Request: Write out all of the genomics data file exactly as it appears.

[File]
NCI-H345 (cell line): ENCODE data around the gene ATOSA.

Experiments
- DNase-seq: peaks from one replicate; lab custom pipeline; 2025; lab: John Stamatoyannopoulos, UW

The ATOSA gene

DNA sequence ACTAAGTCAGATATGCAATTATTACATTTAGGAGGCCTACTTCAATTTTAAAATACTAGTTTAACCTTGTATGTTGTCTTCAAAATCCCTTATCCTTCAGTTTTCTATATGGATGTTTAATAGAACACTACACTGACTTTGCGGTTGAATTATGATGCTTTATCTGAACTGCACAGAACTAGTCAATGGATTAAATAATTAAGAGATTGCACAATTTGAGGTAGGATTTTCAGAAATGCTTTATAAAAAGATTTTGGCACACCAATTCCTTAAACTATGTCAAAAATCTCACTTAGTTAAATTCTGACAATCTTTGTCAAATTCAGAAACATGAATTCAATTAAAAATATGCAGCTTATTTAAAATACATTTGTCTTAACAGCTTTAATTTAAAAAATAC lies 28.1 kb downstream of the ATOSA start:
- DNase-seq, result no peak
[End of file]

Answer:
NCI-H345 (cell line): ENCODE data around the gene ATOSA.

Experiments
- DNase-seq: peaks from one replicate; lab custom pipeline; 2025; lab: John Stamatoyannopoulos, UW

The ATOSA gene

DNA sequence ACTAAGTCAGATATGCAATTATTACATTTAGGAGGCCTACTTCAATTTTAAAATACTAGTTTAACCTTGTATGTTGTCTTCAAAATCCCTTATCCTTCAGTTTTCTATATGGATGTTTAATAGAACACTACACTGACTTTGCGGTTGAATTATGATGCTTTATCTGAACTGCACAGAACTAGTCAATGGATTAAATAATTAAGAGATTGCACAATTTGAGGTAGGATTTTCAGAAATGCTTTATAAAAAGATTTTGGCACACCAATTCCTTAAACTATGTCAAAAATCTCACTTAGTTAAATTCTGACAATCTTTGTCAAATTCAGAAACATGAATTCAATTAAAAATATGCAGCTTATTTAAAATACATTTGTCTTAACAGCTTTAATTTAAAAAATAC lies 28.1 kb downstream of the ATOSA start:
- DNase-seq, result no peak